Fronted by the inimitable Gruff Rhys, the band have become a singles machine over the last two decades with hit after hit as well as nine albums. In 2000, they recorded Mwng, the first Welsh-language album to reach the top 20 of the UK abum charts
The band's back catalogue is a wonderful collection of gonzo glam rock, overt drug references, dogs, mullets and Marie Curie. Here's our pick of five of their best.
Hometown Unicorn (1996)
The Super Furries' debut single was a perfect introduction to their surreal world and came as a welcome blast of lysergic weirdness after Britpop's booze-fueled antics.
As first lines go, "I was lost, lost on the bypass road" takes some beating and the song goes on to tell the true story of French teenager Frankie Fontaine, who claimed to have been abducted by aliens in 1979. He reappeared a week later believing he had just passed out for a few minutes after glimpsing a succession of bright lights. You didn't get this sort of thing from Shed Seven.
The Man Don't Give a Fuck (1996)
Written, according to Rhys, as a "protest song for our time", 'The Man Don't Give a Fuck', was based around a repeated sample taken from the Steely Dan song 'Show Biz Kids' and proudly repeated the word "fuck" over 50 times. In fact, the band released a live version of the track in 2004, in which the word was mentioned approximately 100 times, creating a new world record. Unsurprisingly, the song didn't get much airplay, but it has become a Super Furries classic and fan favourite.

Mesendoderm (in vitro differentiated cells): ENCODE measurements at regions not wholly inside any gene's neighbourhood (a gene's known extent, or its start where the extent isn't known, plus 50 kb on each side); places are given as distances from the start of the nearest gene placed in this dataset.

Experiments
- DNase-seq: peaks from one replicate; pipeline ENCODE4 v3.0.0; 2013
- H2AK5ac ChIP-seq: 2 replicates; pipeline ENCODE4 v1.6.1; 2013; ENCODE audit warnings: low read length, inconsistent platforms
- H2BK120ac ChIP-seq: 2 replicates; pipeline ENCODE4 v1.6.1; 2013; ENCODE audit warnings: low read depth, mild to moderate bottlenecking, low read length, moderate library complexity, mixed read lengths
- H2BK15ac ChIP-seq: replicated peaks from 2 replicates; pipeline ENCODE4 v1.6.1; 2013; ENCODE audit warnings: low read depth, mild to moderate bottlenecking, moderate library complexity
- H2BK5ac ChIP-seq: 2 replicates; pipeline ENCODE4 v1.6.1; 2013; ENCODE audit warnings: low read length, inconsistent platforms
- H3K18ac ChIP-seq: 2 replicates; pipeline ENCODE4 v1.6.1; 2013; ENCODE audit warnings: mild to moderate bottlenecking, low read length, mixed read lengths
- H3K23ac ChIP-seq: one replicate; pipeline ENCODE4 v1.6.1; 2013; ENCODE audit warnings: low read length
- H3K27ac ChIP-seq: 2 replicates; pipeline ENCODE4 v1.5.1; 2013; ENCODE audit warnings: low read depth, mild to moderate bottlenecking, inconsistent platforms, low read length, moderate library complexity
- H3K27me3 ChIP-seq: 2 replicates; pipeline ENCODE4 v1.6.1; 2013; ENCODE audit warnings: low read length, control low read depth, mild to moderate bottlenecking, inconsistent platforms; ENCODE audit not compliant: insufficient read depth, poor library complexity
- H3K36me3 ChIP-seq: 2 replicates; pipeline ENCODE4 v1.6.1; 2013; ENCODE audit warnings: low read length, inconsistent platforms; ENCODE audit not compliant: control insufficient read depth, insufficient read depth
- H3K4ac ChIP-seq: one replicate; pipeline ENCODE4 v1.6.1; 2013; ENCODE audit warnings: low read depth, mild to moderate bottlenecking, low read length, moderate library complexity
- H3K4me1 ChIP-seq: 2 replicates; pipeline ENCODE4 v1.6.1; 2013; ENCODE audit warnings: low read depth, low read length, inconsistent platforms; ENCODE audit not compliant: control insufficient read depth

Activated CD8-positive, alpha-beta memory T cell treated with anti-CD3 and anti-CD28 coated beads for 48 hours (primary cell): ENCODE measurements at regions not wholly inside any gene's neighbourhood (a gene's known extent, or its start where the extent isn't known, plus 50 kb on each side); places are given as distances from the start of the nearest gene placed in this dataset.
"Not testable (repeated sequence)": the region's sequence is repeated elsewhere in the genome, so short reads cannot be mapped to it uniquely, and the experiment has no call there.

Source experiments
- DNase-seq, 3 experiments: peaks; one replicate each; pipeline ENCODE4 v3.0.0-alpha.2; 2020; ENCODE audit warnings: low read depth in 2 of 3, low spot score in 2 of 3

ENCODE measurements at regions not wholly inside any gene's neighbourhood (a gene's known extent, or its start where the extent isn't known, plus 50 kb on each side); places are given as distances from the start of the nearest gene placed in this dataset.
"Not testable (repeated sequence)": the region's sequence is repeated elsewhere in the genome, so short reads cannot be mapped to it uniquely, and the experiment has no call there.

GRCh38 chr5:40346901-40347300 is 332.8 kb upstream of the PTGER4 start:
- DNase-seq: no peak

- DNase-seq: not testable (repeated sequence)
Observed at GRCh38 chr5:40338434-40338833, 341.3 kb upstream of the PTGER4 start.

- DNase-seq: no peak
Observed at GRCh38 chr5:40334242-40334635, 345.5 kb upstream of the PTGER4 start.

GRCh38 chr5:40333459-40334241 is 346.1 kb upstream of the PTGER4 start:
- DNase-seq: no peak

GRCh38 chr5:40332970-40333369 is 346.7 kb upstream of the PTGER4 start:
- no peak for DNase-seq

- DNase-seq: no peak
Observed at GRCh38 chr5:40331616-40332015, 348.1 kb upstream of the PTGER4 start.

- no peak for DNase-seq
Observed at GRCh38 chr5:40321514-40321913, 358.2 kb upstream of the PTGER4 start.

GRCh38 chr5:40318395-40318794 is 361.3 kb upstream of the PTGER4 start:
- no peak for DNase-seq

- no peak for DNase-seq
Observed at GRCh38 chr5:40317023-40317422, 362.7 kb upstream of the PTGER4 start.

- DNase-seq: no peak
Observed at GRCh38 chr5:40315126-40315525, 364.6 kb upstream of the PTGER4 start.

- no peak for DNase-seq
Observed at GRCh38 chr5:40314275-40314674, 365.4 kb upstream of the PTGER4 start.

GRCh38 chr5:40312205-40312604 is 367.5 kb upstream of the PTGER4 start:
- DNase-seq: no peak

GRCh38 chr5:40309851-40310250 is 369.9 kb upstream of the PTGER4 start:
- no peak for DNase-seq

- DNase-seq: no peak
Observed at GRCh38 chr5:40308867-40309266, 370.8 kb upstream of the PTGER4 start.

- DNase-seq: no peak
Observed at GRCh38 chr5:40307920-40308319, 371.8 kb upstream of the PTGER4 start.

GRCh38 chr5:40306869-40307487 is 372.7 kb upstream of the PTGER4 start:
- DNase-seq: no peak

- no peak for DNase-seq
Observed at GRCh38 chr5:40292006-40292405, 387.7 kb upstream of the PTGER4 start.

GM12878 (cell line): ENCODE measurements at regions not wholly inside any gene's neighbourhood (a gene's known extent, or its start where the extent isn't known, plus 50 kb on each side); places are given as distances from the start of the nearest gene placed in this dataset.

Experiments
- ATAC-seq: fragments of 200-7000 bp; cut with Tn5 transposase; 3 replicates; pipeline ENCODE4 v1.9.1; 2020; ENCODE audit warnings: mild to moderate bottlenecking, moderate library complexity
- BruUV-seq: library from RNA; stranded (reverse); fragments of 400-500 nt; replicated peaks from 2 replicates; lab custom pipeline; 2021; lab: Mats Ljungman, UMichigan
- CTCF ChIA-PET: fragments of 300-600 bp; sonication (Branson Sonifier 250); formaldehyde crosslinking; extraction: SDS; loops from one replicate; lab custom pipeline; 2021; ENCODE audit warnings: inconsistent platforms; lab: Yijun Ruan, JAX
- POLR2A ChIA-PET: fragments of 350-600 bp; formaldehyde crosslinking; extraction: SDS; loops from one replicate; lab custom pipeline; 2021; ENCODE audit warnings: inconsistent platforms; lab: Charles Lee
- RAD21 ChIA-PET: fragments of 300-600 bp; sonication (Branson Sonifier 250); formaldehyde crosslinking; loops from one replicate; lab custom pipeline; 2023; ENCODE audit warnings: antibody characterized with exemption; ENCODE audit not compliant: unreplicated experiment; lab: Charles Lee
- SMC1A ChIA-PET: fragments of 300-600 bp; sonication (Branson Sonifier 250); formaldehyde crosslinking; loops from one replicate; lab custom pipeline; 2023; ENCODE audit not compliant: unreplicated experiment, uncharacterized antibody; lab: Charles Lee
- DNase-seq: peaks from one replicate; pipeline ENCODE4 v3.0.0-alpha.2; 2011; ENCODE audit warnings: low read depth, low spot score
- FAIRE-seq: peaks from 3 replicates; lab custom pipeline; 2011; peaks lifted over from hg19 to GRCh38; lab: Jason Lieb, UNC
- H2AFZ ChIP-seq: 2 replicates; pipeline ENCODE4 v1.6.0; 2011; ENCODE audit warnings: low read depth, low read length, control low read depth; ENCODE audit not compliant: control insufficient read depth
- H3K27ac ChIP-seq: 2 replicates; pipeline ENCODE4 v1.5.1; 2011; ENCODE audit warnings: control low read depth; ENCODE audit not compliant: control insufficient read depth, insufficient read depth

The single's memorable packaging featured an iconic image of Cardiff City's bad boy footballer Robin Friday flicking a V-sign at Luton Town goalkeeper Milija Alecksic.
Fire in my Heart (1999)
While the band have become famous for their gonzoid, glammed up guitar raves up, the Super Furries are also capable of beautiful moments, such as this transcendent slice of folk gospel. Full of beautiful harmonies and the kind of timeless melody that makes it feel like a cover, only lyrics like, "oh the monkey puzzle tree has some questions for the watchdogs of the profane, and I ask, is it sad that I'm driving myself mad as this fire in my heart turns blue", probably stopped it from being the kind of song people performed on the X-Factor. Perhaps.
Juxtaposed With U (2001)
One of Super Furries' finest 'pop' moments, 'Juxtaposed With U' was Rhys' attempt at replicating the smooth sound of Philadelphia soul crossed with Paul McCartney and Stevie Wonder's 'Ebony and Ivory', and was written as a backlash against the laddish rock which dominated UK indie at the time. The singer had contacted RnB star Bobby Brown about a possible duet, but was rebuffed before East 17'sBrian Harvey also turned the opportunity down. It was their loss as Rhys instead turned to a vocoder and duetted with himself on one of the band's biggest hits.
Golden Retriever (2003)
Possibly Super Furries' daftest moment (and there's plenty of competition), 'Golden Retriever' tells the story of the relationship between Rhys' girlfriend's two dogs, but is also strongly influenced by the Highway Code which the singer was studying at the time he wrote the song due to his forthcoming driving test. Mix in a Robert Johnson-style meeting with the devil at a roundabout and you've 2 mins 28 secs of pop genius.